Few companies have had as much trouble going from privately-owned to publicly-traded as WeWork has faced in recent weeks. After Adam Neumann, the co-founder and CEO of WeWork, stepped down from his position in the company on Tuesday citing increased pressure and stress over the failed IPO, tales of the company’s troubles have only expanded. Viral tweets showing major changes and cutbacks on member perks are circulating social media while the company rapidly liquidates many of its assets and cuts employees that worked closely with Neumann in hopes of one day filing its initial public offering once again.

The company first announced its $47 billion valuation back in January, but that quickly plummeted over the course of the following 9 months as the company approached the public sphere. By September, that valuation was hardly at $20 billion, with some media outlets claiming that the company is only valued at around $10 billion, according to Forbes. SoftBank, the company’s largest investor, holds around 29% of its total shares. Many investors worry that the company’s spending habits put a major risk in its potential to see success as a public company. Neumann, who helped turn the co-working chain into one of the biggest of its kind in the entire world, was at the heart of those spending concerns before stepping down.

It comes as no surprise that WeWork is scrambling to distance itself and and its reputation from Neumann’s reign as CEO. Hours after it was announced that Neumann would be stepping down, effective immediately, The Information revealed that the company has put three of its other businesses up for sale to liquidate assets. The move aims to help the company raise funds quickly, while cutting its costs and diminishing its overall responsibility in order to focus on the success of its biggest company, WeWork. Managed By Q, Meetup, and Conductor have all been put up for sale this week, showing that WeWork’s new co-CEO’s—Artie Minson and Sebastian Gunningham—are serious about shaping up the company’s reputation and valuation.

Bye Bye Private Jet

Neumann’s private Gulfstream G650 that WeWork purchased for $60 million in 2018, and was used regularly by Neumann and his family as a personal plane, is among the other assets being sold off by the new CEO’s. The private jet played a major role in the increasing distrust from investors, as it reflected Neumann’s questionable spending habits with company money. According to Business Insider, many within the company grew frustrated over the company’s outlandish spending on frivolous luxuries while salaries remained the same and spending budgets were cut.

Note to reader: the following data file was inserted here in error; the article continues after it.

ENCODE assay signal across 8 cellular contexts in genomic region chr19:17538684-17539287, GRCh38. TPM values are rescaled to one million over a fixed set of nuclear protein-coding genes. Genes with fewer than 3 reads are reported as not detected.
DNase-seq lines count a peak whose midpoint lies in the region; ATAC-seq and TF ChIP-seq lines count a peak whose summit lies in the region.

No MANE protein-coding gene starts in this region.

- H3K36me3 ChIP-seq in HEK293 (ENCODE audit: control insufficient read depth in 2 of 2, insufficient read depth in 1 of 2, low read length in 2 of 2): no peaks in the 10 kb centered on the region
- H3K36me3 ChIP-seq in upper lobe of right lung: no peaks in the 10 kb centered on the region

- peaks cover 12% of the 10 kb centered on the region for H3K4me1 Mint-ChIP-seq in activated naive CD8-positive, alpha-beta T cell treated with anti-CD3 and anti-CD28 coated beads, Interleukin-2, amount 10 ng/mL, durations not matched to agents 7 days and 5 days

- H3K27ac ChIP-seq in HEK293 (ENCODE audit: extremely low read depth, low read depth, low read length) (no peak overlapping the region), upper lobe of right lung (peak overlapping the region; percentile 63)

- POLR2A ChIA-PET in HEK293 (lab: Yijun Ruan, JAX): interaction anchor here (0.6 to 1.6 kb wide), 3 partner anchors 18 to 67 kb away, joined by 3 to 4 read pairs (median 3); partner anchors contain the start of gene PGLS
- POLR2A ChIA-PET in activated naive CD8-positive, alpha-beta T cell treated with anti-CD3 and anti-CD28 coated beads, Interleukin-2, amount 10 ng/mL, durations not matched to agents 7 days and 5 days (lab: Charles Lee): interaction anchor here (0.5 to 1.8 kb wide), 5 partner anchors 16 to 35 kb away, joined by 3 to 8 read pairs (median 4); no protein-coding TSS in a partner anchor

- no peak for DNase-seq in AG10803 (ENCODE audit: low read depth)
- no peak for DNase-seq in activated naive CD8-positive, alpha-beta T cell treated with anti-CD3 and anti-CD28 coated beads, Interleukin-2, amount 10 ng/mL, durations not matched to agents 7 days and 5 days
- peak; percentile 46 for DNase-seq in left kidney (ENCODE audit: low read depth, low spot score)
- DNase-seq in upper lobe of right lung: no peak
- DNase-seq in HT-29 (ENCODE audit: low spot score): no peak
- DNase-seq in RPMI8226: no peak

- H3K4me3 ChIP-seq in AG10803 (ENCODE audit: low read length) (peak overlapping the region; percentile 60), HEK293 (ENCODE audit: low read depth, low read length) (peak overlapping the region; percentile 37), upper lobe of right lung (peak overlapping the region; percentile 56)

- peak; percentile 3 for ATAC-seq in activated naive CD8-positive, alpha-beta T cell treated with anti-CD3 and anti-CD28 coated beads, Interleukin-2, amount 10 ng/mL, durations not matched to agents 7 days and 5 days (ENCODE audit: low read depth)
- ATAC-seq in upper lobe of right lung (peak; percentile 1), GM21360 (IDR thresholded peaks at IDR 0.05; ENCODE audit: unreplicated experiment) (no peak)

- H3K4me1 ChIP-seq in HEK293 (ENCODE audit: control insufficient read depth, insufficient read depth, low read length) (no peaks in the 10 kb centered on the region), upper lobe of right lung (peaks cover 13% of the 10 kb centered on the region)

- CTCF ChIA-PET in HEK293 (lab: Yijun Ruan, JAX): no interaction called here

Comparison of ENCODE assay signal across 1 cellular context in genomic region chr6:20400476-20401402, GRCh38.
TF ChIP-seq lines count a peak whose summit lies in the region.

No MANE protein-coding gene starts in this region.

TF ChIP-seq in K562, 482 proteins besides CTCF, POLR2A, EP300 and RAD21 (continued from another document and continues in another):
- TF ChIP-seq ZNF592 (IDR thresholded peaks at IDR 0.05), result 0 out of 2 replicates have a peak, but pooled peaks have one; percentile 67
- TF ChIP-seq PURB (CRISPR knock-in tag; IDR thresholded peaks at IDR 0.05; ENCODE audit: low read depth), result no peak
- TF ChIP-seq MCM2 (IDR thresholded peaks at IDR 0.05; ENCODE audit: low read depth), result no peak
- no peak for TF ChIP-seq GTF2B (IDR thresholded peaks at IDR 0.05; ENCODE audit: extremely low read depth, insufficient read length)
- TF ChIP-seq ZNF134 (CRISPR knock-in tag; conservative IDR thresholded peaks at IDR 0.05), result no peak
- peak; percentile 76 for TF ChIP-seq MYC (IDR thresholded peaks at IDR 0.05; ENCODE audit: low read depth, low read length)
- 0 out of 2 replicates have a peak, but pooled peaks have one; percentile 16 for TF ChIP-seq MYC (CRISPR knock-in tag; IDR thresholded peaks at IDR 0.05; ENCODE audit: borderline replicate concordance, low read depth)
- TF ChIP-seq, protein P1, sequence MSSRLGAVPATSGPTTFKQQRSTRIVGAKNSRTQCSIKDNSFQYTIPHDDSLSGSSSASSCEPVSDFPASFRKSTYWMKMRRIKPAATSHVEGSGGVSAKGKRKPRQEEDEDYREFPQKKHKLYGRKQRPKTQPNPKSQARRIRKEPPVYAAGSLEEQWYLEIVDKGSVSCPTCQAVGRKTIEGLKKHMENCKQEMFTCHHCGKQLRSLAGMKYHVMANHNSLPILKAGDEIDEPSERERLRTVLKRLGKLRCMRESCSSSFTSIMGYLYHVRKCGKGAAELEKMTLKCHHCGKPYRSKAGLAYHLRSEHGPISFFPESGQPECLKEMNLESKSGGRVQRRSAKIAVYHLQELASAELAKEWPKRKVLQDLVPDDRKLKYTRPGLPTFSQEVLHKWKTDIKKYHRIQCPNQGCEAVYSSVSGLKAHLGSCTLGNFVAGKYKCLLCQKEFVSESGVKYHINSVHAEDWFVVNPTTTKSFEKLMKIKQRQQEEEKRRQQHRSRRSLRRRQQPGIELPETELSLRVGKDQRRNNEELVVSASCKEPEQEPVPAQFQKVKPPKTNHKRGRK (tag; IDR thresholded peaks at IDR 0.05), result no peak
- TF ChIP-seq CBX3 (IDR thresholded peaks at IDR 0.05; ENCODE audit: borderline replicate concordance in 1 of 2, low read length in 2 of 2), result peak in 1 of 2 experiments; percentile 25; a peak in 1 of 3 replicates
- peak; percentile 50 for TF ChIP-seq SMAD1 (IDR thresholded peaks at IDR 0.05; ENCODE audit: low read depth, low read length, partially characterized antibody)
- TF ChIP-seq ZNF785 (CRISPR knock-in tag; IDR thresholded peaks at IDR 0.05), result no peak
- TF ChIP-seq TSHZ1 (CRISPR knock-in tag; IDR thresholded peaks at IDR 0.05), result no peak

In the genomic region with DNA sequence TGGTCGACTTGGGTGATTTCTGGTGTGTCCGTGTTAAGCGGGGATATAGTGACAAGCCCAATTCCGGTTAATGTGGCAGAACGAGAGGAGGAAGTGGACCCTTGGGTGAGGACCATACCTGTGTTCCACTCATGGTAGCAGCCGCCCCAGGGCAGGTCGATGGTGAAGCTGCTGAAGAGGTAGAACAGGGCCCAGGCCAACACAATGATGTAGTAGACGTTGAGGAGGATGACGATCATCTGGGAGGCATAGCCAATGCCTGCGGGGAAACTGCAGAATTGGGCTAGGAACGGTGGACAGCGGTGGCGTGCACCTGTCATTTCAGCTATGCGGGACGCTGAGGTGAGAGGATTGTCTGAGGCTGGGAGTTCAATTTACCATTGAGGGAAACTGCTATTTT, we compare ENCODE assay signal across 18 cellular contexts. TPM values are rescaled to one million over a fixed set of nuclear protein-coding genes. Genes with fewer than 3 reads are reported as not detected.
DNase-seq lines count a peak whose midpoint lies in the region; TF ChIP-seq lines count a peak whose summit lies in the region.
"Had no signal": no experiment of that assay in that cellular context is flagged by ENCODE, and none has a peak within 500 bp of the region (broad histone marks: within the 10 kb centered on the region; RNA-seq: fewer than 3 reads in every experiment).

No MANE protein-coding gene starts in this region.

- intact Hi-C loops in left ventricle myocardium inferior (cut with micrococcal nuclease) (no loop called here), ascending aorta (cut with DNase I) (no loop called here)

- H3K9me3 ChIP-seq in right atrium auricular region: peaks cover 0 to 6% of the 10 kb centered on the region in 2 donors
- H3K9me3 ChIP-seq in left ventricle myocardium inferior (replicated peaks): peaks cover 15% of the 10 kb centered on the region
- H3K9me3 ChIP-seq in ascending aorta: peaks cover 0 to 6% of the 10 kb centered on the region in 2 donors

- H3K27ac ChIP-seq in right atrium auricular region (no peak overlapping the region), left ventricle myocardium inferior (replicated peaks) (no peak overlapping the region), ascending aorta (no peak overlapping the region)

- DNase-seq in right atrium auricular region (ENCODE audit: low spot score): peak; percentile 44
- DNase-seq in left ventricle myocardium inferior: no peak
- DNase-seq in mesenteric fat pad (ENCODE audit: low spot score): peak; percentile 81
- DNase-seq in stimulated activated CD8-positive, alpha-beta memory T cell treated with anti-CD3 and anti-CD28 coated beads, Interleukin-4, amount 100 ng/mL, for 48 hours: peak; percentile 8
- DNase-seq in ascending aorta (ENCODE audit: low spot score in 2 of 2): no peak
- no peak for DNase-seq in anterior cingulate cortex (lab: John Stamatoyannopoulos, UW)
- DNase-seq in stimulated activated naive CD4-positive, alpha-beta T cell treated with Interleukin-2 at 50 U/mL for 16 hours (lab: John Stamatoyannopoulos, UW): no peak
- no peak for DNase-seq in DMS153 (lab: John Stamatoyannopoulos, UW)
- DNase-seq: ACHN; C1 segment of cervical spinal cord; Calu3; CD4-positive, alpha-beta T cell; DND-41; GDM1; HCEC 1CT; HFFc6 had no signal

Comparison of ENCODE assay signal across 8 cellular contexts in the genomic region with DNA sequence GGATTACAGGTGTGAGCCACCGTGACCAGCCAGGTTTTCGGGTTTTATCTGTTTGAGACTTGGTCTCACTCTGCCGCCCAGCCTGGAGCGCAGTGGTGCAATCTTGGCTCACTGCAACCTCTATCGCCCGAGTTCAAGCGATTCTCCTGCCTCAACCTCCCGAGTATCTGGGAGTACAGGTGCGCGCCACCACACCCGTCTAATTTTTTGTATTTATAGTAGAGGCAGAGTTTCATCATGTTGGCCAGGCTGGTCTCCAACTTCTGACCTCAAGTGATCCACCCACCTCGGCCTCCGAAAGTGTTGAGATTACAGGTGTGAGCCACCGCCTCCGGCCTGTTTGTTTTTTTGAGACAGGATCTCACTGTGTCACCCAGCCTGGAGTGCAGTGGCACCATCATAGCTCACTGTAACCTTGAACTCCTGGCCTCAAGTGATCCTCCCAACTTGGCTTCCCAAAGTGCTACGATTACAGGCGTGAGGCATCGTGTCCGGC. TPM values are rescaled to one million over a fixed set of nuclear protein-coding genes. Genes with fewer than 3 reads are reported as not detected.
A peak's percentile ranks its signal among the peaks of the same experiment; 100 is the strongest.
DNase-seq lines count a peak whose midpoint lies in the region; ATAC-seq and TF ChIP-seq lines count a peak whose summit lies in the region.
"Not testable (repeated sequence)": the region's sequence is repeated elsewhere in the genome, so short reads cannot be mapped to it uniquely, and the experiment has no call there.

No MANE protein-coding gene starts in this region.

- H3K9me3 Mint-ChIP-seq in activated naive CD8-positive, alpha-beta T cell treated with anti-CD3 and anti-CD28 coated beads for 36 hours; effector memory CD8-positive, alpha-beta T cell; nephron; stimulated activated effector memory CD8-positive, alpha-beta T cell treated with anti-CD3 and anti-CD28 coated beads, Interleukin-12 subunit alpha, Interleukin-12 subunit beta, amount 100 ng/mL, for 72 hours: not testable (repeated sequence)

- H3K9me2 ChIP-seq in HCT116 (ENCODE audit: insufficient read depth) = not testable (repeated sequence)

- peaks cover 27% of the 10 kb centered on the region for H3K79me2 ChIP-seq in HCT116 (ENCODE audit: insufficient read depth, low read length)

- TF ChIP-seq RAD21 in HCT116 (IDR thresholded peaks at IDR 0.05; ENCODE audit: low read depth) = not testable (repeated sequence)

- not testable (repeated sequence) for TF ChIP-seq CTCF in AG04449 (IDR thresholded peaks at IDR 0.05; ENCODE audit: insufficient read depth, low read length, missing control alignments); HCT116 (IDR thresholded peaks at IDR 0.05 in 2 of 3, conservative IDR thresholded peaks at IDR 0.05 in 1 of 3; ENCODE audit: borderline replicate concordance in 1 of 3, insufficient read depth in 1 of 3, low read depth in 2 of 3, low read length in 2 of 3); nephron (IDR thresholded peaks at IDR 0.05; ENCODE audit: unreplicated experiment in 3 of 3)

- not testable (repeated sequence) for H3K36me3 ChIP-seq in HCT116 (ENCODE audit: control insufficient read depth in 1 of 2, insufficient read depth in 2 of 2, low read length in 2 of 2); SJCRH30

Other reports claim that the company is looking to layoff as many as 5,000 employees to further cut costs. That amount would total about a third of its workforce, raising questions of whether or not the company could survive that big of a change. This is less than surprising, considering WeWork is a company founded on the idea that one should “make a life, not just a living,” as its Instagram bio reads. But while the company was busy expanding its locations rapidly, enticing potential new customers with lavish parties and member perks that were, largely, unnecessary, it was burning cash faster than it could earn it.

Could The Company Have Expanded Too Quickly?

While the company was boasting about having opened over 500 locations around the world in just a decade, its employees and members were taking to Twitter to talk about its misgivings. The Financial Times reported that the company is having to cut back on its new locations, halting lease agreements to slow its rapid spending. Members have, most recently, been discussing the fact that the free, self-serve snack bar has been abruptly shut down, raising red flags over the company’s future. This proves that if something sounds too good to be true, it probably is.

Upon touring a brand new WeWork location in Salt Lake City earlier this year—which, at the time, did not even have its walls constructed—I was asked how quickly I could sign up for a membership before being sent to the tour’s official after party. The latter of which was held at the Energy Solutions Arena across the street, where the Utah Jazz play. The party was WeWork’s way of enticing new members with flashy perks. Guests had the opportunity to snag some free WeWork swag, get dinner in the private, underground VIP room, and shoot hoops at the stadium that the company rented out for the event during a playoff game, which was screened on the jumbo-tron. I invited two friends and told the representatives that they were colleagues of mine.

In the new WeWork office, however, guests were asked to “visualize” what the open-air office space would eventually look like. We were shuffled through the empty warehouse space (which did have good lighting, I will admit), asked to step over exposed electrical wires, and told that prices start at just $300/month for a “first come first serve” seat at a kitchen counter—all while wearing the hard hat that was required for entry. Employees giving the tour seemed unaware that the building even had a parking garage, asking guests what competing office spaces in the area charged for the same type of service.

My male partner, who simply came along for the ride, was approached with enthusiasm as a prospective member that was there with his girlfriend—but the fresh-out-of-college salesmen were surprised to find that I was the one inquiring about the new office space instead. When I said I would have to consider the membership and get back to them, I was offered a discounted rate at the company’s second Salt Lake location that would begin construction later in the year—located just a block away from this one.